Unlike recent years, Florida leaders aren't talking about layoffs and pay cuts. This year, they're talking raises.
Gov. Rick Scott, facing a tough re-election bid in 2014, wants part of the state's projected budget surplus to go toward $2,500 raises for every public school teacher.
And he's offering bonuses for state workers of $1,200 or more.
Then there's Rep. Michelle Rehwinkel Vasilinda, D-Tallahassee, who filed a bill that would award 7 percent raises to all state employees.
"I think the guy or the woman who sweeps the floor and the folks who test the water for (the Department of Environmental Protection) deserve raises across the board," Rehwinkel Vasilinda told the Tallahassee Democrat.
"Those people haven't seen raises in six years," she said.
Has it been that long?
The last across-the-board raise the Legislature approved for all state employees was a 3 percent raise on Oct. 1, 2006, a little more than six years ago.
"Across the board" is an important distinction. A few state agencies have given pay raises within their departments since 2006, Department of Management Services spokesman Ben Wolf said. The Florida Highway Patrol implemented a 5 percent pay increase in 2008, and the Florida Fish and Wildlife Conservation Commission issued a 3 percent raise for its law enforcement officers on Jan. 1, 2011.
"Other individual employees have received pay increases since 2006 for exemplary performance," Wolf said.
Rehwinkel Vasilinda, who represents thousands of state employees working in the capital city, wants all workers to have a 1 percent raise for every year they did not get a raise, plus 1 percent going forward.
"A one-time bonus is not a raise," she said.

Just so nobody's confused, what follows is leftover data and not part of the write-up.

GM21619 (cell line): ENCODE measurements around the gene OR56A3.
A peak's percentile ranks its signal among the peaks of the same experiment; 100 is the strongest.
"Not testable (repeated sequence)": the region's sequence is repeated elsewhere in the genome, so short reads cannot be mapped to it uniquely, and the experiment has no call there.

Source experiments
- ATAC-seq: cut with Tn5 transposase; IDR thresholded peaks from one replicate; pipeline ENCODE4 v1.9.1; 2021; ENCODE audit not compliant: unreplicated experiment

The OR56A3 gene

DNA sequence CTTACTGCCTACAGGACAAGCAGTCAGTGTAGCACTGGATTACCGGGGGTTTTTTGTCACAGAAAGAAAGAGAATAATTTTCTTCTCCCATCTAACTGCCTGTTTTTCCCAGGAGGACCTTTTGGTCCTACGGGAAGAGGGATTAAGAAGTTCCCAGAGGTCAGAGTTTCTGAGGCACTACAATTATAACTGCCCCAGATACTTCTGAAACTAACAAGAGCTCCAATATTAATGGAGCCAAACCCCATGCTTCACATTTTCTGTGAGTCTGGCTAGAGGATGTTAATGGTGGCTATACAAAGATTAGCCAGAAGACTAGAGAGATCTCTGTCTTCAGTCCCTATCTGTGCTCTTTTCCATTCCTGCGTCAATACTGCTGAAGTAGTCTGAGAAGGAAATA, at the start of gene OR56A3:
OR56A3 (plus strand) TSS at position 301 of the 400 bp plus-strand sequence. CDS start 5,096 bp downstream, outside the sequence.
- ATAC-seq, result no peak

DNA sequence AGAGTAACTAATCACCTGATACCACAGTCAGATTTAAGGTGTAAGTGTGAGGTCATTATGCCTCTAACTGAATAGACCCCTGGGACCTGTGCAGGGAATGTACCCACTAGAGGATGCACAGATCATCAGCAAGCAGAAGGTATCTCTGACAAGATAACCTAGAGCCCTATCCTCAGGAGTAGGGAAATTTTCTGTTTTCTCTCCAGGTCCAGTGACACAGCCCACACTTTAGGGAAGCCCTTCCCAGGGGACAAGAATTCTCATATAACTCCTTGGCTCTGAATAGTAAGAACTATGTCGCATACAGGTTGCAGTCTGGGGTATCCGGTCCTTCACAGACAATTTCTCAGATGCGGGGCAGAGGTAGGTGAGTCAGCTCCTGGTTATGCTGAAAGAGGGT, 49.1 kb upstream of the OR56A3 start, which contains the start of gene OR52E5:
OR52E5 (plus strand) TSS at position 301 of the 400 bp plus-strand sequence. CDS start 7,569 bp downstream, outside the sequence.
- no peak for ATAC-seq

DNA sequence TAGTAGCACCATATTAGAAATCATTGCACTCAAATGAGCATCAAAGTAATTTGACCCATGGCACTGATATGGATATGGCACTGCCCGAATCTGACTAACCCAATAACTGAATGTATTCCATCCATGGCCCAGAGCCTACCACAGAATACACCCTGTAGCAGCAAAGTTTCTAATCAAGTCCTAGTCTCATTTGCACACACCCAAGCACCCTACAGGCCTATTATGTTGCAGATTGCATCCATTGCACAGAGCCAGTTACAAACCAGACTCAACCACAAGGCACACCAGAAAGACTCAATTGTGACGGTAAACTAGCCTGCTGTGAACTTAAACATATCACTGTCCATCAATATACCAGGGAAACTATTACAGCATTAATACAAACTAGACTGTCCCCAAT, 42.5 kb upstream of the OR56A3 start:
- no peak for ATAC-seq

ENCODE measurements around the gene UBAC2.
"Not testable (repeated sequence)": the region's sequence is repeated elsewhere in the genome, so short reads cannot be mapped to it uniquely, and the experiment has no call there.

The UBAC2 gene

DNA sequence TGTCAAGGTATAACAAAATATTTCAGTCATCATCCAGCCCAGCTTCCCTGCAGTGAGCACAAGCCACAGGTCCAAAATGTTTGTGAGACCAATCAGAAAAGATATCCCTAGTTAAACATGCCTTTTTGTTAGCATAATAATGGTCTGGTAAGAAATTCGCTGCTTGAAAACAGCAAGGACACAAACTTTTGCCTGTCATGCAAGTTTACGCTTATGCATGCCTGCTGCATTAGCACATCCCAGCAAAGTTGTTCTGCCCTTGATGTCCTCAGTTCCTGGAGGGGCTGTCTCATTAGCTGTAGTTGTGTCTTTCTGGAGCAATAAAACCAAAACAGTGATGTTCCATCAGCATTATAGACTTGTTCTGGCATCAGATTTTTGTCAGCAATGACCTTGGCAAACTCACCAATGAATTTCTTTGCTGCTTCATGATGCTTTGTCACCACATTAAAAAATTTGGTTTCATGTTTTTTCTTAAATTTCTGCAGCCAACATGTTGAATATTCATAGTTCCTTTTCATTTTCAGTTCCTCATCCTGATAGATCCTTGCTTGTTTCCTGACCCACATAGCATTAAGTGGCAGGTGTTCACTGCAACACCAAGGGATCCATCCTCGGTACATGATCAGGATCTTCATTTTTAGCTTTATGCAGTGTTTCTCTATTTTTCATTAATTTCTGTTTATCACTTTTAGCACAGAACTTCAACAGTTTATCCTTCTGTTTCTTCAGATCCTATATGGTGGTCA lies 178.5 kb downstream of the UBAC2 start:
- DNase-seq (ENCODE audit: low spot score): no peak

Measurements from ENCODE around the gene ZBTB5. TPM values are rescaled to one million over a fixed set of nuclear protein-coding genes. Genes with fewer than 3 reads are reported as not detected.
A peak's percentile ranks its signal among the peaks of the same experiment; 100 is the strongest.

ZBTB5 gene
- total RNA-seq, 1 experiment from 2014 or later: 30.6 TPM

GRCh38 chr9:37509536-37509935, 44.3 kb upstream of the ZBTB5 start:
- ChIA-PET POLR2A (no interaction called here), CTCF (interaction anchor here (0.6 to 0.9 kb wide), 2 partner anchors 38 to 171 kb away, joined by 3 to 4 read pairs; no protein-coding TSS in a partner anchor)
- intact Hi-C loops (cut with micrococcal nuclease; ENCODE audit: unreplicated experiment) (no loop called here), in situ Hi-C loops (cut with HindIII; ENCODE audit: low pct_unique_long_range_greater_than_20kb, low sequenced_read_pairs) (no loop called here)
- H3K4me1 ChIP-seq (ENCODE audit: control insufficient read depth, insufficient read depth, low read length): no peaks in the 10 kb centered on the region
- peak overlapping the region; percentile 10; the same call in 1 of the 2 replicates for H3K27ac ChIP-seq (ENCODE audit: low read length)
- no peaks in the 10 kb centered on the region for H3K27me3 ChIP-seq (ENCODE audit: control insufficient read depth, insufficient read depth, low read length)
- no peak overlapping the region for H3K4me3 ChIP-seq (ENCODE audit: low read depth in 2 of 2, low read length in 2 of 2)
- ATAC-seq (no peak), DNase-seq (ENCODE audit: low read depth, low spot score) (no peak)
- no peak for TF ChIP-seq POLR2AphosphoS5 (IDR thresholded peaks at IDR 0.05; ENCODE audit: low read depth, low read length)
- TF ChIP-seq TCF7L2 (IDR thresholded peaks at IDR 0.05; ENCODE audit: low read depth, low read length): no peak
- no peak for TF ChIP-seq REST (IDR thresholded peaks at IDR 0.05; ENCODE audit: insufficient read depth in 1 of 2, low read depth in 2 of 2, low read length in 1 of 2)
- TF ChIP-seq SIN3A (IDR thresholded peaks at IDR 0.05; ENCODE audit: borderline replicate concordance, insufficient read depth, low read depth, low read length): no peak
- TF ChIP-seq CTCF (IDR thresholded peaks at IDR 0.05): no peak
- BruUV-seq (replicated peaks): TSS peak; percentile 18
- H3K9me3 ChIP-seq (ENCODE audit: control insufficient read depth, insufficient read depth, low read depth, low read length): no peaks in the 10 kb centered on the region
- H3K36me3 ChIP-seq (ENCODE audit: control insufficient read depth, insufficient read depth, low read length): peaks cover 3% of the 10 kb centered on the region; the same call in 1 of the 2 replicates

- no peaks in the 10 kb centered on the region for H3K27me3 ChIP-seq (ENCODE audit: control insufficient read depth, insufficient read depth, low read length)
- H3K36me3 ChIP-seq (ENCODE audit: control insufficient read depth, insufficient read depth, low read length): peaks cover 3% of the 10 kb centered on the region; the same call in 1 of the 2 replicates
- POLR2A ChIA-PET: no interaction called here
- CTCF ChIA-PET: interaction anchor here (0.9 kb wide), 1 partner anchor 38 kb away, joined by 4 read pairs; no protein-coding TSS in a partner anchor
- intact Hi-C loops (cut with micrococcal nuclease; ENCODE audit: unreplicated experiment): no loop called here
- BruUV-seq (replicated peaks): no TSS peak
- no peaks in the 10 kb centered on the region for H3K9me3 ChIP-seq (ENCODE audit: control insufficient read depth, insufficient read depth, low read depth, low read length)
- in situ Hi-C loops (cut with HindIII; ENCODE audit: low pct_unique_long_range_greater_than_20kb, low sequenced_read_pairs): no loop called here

Florida leaders anticipate a budget surplus this year, but they're not sure how much will be on hand until estimates are completed in March. That has not stopped interest groups from already clamoring for funds after a yearslong dry spell.
Sen. Bill Montford, D-Tallahassee, told the Tallahassee Democrat he will introduce a 4 percent salary hike for state workers.
Rep. Dwayne Taylor, D-Daytona Beach, introduced a bill that would give state employees a 2 percent raise, and Sen. Arthenia Joyner, D-Tampa, is co-sponsoring the measure in the Senate.
Two percent may be what's feasible, Rehwinkel Vasilinda said, but it does not go far enough.
"(Taylor) was doing what he thought was probable and that it would not be a radical departure than what's gone on the past six years," she said in an interview with PolitiFact Florida.
In his 2013-14 budget recommendations, Scott asked lawmakers to provide $315 million for agency heads to dole out performance-based raises to high-performing employees.
The Senate's budget chief, Sen. Joe Negron, R-Stuart, has said he would rather address pay inequities at certain agencies than give across-the-board raises.
Rehwinkel Vasilinda's bill uses statistics to bolster the case for Florida workers getting a salary bump. Florida may be on track to be the third-most populous state, but in 2011 its state worker-to-resident ratio was the lowest in the nation. At 112 workers to 10,000 residents, Florida's ratio was 47.4 percent lower than the national average.
Florida also spends less money on its state government workforce than any other state. According to DMS, Florida's 2011 payroll expenditure per state resident was $37, which is 50 percent less than the national average of state government payroll expenditures of $74.
Rehwinkel Vasilinda claimed state workers have not had a raise in six years. She's correct that they have not had an across-the-board raise since Oct. 1, 2006.
The context of her quote makes it clear she was referring to raises for all state workers, so we rate her claim True.